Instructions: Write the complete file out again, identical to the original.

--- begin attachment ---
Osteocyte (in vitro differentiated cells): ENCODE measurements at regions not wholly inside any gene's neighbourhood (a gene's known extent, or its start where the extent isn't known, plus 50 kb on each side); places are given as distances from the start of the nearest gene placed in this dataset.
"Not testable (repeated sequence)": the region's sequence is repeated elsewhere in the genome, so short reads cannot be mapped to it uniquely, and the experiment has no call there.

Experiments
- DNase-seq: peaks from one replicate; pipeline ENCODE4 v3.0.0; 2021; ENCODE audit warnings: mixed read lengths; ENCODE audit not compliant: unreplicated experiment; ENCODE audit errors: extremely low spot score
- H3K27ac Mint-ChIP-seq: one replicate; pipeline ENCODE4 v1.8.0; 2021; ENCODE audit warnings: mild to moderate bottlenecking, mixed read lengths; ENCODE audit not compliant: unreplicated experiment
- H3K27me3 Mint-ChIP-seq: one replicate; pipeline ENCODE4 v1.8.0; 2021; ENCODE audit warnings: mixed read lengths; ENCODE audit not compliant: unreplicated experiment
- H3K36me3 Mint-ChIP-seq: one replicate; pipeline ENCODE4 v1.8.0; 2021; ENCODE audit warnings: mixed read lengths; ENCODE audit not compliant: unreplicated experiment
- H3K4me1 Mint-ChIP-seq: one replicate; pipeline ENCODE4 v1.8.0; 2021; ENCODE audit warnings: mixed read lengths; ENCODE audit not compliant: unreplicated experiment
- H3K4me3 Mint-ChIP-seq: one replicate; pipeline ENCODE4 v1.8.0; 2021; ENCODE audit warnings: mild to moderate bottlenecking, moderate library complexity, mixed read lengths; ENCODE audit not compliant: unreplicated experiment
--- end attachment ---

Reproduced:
Osteocyte (in vitro differentiated cells): ENCODE measurements at regions not wholly inside any gene's neighbourhood (a gene's known extent, or its start where the extent isn't known, plus 50 kb on each side); places are given as distances from the start of the nearest gene placed in this dataset.
"Not testable (repeated sequence)": the region's sequence is repeated elsewhere in the genome, so short reads cannot be mapped to it uniquely, and the experiment has no call there.

Experiments
- DNase-seq: peaks from one replicate; pipeline ENCODE4 v3.0.0; 2021; ENCODE audit warnings: mixed read lengths; ENCODE audit not compliant: unreplicated experiment; ENCODE audit errors: extremely low spot score
- H3K27ac Mint-ChIP-seq: one replicate; pipeline ENCODE4 v1.8.0; 2021; ENCODE audit warnings: mild to moderate bottlenecking, mixed read lengths; ENCODE audit not compliant: unreplicated experiment
- H3K27me3 Mint-ChIP-seq: one replicate; pipeline ENCODE4 v1.8.0; 2021; ENCODE audit warnings: mixed read lengths; ENCODE audit not compliant: unreplicated experiment
- H3K36me3 Mint-ChIP-seq: one replicate; pipeline ENCODE4 v1.8.0; 2021; ENCODE audit warnings: mixed read lengths; ENCODE audit not compliant: unreplicated experiment
- H3K4me1 Mint-ChIP-seq: one replicate; pipeline ENCODE4 v1.8.0; 2021; ENCODE audit warnings: mixed read lengths; ENCODE audit not compliant: unreplicated experiment
- H3K4me3 Mint-ChIP-seq: one replicate; pipeline ENCODE4 v1.8.0; 2021; ENCODE audit warnings: mild to moderate bottlenecking, moderate library complexity, mixed read lengths; ENCODE audit not compliant: unreplicated experiment